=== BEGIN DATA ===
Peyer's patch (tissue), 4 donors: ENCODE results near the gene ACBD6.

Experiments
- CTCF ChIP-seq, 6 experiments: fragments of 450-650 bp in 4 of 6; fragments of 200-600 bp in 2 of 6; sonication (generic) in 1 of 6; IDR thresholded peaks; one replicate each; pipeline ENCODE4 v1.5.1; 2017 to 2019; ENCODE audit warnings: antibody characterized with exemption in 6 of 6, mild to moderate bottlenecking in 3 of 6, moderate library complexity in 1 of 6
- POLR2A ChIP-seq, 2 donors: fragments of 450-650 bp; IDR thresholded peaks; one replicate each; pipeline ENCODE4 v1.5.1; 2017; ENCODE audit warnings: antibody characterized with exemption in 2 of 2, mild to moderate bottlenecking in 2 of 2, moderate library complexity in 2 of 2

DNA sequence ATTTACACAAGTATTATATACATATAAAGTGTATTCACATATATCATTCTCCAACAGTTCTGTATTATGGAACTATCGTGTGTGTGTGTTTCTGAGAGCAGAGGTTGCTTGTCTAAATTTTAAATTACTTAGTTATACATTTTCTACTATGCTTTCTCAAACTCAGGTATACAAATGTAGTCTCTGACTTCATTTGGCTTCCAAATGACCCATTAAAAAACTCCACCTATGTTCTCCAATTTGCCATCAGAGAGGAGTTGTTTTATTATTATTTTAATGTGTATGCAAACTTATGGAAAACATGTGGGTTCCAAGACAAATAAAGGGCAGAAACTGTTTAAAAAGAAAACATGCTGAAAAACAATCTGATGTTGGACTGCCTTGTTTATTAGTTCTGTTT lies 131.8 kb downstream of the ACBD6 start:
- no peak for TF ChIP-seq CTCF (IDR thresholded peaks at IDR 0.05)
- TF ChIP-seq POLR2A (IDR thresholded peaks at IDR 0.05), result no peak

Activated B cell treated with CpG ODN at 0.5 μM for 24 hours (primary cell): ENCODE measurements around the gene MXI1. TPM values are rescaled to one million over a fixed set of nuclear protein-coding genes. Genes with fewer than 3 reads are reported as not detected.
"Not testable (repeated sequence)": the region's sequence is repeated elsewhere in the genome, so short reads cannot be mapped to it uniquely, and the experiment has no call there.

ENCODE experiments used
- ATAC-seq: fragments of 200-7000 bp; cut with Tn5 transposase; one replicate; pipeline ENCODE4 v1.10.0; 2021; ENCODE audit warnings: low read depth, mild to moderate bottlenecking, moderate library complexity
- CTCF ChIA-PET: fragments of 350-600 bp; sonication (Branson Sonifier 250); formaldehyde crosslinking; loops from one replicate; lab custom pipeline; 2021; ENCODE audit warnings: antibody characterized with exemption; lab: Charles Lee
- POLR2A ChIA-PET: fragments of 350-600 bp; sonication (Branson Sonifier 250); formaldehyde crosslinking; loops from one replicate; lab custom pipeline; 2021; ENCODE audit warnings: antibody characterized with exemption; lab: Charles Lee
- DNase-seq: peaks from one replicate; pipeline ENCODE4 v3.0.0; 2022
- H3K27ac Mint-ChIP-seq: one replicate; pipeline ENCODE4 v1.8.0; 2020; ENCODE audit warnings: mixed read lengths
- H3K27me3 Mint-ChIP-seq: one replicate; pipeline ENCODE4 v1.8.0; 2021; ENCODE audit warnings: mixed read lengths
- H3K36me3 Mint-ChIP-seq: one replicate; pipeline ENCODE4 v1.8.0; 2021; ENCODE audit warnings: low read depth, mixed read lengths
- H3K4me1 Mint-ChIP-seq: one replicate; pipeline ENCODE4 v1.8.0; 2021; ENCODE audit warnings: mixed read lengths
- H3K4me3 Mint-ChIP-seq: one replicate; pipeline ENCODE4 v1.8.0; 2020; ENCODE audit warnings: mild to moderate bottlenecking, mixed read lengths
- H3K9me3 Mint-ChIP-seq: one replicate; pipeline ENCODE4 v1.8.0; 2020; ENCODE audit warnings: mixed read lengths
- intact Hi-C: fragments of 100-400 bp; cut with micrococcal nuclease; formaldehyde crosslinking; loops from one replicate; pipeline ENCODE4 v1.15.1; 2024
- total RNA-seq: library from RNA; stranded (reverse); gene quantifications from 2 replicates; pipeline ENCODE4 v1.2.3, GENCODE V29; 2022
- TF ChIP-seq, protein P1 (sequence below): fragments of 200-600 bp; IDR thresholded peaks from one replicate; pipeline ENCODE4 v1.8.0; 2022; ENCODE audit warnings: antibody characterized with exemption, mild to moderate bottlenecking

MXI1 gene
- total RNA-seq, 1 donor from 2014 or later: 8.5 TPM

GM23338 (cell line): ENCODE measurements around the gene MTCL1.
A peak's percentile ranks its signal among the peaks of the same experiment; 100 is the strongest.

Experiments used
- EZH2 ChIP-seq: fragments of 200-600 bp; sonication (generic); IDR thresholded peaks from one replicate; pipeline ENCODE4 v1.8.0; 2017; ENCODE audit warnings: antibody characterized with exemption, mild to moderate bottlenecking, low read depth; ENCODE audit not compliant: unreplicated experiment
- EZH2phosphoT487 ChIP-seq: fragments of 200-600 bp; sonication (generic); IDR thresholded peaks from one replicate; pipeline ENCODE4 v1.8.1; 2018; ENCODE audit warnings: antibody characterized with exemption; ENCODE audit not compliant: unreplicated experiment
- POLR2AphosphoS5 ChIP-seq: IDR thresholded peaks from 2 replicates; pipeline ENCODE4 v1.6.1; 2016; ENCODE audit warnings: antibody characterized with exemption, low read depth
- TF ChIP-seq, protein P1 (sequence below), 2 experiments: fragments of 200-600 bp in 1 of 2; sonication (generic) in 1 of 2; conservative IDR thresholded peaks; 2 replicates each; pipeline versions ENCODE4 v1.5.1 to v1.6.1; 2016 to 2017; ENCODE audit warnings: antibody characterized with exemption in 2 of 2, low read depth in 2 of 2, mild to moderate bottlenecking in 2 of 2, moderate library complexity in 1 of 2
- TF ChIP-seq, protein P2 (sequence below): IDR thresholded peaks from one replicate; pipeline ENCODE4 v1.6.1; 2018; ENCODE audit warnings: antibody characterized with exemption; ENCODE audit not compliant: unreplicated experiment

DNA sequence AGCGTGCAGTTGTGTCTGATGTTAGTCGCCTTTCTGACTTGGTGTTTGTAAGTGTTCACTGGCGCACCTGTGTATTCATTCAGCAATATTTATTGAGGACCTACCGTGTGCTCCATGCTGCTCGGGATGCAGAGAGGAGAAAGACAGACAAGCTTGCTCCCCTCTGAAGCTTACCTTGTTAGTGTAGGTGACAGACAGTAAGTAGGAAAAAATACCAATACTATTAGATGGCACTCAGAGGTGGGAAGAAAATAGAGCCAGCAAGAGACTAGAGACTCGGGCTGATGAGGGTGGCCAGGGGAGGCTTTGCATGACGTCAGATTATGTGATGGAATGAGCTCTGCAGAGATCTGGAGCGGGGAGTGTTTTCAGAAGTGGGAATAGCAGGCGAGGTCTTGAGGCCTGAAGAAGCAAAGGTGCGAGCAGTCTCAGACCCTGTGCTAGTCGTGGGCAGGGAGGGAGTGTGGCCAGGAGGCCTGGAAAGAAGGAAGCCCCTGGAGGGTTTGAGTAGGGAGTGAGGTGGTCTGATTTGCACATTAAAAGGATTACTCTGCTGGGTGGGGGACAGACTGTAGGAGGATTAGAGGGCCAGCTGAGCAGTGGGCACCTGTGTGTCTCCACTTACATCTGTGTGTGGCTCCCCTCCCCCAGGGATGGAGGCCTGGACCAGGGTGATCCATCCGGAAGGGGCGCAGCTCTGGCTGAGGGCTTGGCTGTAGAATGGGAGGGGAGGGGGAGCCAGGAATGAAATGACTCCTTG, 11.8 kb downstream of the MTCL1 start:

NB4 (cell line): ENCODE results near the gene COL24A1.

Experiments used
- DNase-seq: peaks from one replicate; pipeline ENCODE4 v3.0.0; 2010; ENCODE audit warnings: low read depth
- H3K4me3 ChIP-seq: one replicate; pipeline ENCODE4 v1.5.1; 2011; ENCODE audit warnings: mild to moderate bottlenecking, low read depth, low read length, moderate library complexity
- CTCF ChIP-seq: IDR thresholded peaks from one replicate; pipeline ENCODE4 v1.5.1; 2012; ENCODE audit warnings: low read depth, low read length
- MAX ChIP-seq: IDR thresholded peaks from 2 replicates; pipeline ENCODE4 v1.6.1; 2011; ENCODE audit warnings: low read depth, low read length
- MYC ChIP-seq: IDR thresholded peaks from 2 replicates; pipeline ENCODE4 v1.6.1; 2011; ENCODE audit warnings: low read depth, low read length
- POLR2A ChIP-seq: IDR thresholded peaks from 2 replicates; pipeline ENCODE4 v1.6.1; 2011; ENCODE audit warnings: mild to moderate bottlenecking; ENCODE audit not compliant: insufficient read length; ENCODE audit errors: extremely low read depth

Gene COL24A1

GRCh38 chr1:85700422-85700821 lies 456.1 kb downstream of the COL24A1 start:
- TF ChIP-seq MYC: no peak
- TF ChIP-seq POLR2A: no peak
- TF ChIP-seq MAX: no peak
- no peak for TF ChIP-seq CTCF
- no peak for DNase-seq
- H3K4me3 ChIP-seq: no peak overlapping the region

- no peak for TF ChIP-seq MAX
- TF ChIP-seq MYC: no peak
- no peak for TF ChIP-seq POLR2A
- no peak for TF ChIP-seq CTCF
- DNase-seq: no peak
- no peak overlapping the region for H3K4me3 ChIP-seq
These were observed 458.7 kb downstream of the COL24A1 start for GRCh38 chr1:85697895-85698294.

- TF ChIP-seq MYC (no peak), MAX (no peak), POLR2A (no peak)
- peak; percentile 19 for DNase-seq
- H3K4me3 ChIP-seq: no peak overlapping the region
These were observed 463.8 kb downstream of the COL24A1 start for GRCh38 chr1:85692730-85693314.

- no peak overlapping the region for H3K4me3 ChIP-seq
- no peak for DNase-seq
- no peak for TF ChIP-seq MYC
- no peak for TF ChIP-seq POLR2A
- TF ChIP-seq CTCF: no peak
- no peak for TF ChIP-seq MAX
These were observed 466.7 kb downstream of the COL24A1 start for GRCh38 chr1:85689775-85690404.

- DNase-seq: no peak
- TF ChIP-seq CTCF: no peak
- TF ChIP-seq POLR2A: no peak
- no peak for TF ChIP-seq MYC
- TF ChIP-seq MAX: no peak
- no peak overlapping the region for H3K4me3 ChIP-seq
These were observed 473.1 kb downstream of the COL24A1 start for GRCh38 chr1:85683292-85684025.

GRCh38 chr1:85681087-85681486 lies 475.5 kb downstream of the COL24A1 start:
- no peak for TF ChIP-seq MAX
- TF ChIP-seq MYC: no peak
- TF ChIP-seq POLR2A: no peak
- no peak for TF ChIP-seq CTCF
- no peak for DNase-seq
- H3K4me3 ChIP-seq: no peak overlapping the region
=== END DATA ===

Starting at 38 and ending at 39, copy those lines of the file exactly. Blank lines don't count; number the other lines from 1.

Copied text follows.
- H3K4me3 ChIP-seq: one replicate; pipeline ENCODE4 v1.5.1; 2011; ENCODE audit warnings: mild to moderate bottlenecking, low read depth, low read length, moderate library complexity
- CTCF ChIP-seq: IDR thresholded peaks from one replicate; pipeline ENCODE4 v1.5.1; 2012; ENCODE audit warnings: low read depth, low read length